With a growing population, Hood River can use more competition for groceries, and other products that a larger Wal-Mart will carry. The number of people that Wal-Mart brings to town should be considered a positive factor in the decision to allow Wal-Mart to build.
If a town doesn’t attract growth-oriented companies such as Wal-Mart, it will be forever wanting to grow, but not being able to because of its no-growth reputation.
Hood River is not the same town it was ten years ago. I, for one, think that the growth has been good for the entire area. Let Wal-Mart build its super store and let the population enjoy its benefits.
Turns to Troutdale
I am writing in support of the Wal-Mart Super Center that has been proposed to the citizens of Hood River and surrounding areas.
Throughout the 70 years that I have lived here, I have seen this town turn down every money-making opportunity that has come our way. Opposing new ventures such as this keeps jobs out of the county. I have not shopped downtown for years. In fact, I drive to Troutdale to do most of my shopping.
I strongly support the Super Wal-Mart!
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Parkdale third graders sing "12 Disaster Days of Christmas"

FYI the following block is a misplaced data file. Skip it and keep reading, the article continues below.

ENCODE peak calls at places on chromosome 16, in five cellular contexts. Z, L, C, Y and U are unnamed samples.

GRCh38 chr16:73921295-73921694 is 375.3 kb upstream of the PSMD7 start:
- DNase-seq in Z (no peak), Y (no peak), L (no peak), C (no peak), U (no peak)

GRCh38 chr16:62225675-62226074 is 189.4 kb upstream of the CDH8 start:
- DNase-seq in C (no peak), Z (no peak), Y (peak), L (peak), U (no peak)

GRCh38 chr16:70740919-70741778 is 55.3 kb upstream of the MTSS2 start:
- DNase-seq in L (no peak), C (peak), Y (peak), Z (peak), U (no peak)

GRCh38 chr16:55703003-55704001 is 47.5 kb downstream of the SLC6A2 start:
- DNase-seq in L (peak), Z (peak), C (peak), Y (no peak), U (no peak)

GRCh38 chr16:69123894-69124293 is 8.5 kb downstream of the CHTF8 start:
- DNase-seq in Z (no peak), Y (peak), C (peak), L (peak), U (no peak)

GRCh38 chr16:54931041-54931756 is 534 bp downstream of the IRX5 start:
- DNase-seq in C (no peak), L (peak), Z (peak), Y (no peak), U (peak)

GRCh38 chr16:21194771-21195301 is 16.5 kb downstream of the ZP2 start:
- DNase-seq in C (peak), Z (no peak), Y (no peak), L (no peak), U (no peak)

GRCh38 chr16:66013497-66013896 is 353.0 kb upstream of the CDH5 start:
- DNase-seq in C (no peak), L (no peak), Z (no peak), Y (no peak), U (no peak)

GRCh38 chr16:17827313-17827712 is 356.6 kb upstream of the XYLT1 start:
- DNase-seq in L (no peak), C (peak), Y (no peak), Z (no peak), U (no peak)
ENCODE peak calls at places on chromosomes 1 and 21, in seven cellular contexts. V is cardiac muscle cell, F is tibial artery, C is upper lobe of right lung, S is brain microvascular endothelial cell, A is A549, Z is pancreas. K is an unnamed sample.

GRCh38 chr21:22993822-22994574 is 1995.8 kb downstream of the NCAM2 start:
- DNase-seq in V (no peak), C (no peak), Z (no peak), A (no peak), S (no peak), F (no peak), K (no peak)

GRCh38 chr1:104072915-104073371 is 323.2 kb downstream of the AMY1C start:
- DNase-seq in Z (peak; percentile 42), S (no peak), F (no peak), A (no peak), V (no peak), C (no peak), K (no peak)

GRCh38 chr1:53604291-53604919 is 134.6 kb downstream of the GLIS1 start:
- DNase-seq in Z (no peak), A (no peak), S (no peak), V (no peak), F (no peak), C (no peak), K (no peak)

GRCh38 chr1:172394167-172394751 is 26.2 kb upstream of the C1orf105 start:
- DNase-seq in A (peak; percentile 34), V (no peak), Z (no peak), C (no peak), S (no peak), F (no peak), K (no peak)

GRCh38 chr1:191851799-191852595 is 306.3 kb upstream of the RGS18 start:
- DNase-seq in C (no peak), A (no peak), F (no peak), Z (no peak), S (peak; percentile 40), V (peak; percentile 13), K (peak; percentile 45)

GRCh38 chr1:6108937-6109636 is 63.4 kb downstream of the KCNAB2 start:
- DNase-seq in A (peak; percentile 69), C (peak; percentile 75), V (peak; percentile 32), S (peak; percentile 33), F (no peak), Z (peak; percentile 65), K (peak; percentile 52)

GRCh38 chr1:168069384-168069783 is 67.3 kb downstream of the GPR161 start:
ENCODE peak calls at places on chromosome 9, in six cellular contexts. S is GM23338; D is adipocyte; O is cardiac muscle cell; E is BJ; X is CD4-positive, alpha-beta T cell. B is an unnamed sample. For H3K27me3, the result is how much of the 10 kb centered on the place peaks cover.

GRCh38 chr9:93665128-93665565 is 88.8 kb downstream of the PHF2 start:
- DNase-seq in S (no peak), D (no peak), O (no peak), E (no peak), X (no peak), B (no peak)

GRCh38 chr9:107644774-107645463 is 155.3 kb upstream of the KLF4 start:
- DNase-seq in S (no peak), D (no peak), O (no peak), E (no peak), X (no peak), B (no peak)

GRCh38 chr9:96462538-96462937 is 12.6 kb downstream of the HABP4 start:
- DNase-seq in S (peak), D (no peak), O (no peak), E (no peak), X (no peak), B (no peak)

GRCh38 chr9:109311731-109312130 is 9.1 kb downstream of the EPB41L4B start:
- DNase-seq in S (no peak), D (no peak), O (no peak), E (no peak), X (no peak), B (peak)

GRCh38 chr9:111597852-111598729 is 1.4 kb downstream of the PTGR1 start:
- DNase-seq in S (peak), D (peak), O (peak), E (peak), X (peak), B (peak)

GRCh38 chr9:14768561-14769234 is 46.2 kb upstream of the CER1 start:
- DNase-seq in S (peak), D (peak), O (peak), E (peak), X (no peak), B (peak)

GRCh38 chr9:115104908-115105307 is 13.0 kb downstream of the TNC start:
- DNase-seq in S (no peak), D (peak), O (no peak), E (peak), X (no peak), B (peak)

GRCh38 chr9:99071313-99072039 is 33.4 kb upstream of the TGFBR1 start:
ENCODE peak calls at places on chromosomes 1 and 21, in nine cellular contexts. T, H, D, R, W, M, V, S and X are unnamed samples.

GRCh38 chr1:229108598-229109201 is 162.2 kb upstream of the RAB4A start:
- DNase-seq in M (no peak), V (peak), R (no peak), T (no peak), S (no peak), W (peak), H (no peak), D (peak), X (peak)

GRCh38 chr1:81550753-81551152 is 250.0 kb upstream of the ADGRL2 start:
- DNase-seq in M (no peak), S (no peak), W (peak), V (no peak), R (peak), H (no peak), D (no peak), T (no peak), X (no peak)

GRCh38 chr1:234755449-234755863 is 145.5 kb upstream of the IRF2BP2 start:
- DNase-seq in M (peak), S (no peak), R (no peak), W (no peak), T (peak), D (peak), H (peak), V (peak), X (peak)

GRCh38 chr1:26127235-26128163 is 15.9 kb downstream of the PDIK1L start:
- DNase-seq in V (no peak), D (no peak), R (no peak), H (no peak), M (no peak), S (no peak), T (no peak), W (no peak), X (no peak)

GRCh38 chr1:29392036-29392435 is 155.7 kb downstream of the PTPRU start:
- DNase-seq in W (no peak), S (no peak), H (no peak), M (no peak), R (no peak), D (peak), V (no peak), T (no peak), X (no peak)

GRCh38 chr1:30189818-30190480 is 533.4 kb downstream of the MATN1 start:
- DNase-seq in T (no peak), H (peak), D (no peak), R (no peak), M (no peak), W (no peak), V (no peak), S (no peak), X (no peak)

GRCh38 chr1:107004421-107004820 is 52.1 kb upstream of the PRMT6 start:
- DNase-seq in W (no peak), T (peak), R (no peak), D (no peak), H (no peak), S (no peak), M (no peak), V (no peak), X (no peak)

Welcome to your sing-able Christmas gift list. What follows is an emergency rendition of “12 Days of Christmas” – for outfitting your home or car in case of snow storm, earthquake, flood or other emergency. Read it as a simple list, or sing it to the tune of “12 Days” – you know, as in “ … and a partridge in a pear tree…” Not to make light of it, but the song is a familiar framework for a set of gift ideas that you could consider gathering together, even if the recipient already owns items such as a bunch of coats, tire chains and flashlights. Stores throughout the Gorge are stocked up on all these items. Buying all 12 days might be prohibitive, but here are three ideas for checking any of the dozen off your list (notations follow, 1-12.) The gift items needed to stay warm, dry and safe are also coded to suggest items in your abode (A) in your car (C) or both (B). 12 Gallons of Water (A) 11 Family meals (B) 10 Cans of propane (A) 9 Hygiene bags (B) 8 Packs of batteries (A) 7 Spare coats (B) 6 Bright red flares (C) 5 Cozy blankets (B) 4 Tire chains (C) 3 Flashlights (B) 2 cell phone chargers (B) 1 And a crush-proof first aid kit (B) Price ranges? Here’s a few quotes for days Three, Two, Four and Nine: n A family gift of flashlights (three will run $15-30, Hood River Supply, Tum-A-Lum) n Cell phone chargers (two will run $30-60) n Tire chains (basic set, $30, Les Schwab, returnable if unused for the winter) n Family meals ($100 or so should cover the basics for three or four reasonably well-fed days) n The home kit should be kept in a handy place near an exit, and remember that water needs to be replenished every few months. If you have a solid first aid kit already, switch out the gift idea with “and-a-sto-o-u-t- tub-for it-all …” Otherwise, it’s a case of assembling your home or car kits and making sure all members of the family know what the resources are and how to use them (ie flares and propane). Emergency situations are at worst life-threatening, at best deeply uncomfortable if you and your family are left without power for an extended period, or traveling and find yourself in a situation where you need to wait out a storm, lengthy traffic delay, or other crisis. Notes on the 12 gift ideas: 12 – Gallons of water: that’s one per person in a four-member family to last for three days, the recommended minimum to be prepared for utility outages. 11 – Easy-open packaged goods, energy bars, dried food and nuts are good things to include for nutrition. Think of what your family of four needs for three days to stay fortified and hydrated (see number 12). Can-opener also recommended 10 – If you have a propane camping stove, keep extra fuel handy. 9 – Hygiene bags: put packaged moistened towelettes, toilet paper, and plastic ties in large garbage bags (for personal sanitation) Resource list courtesy of Hood River County Emergency Management, Barbara Ayers, manager/ 541-386-1213. The county also reminds residents to Get a Kit, Make A Plan to connect your family if separated, and Stay Informed. See www.co.hood-river.or.us to opt-in for citizen alerts. Enlarge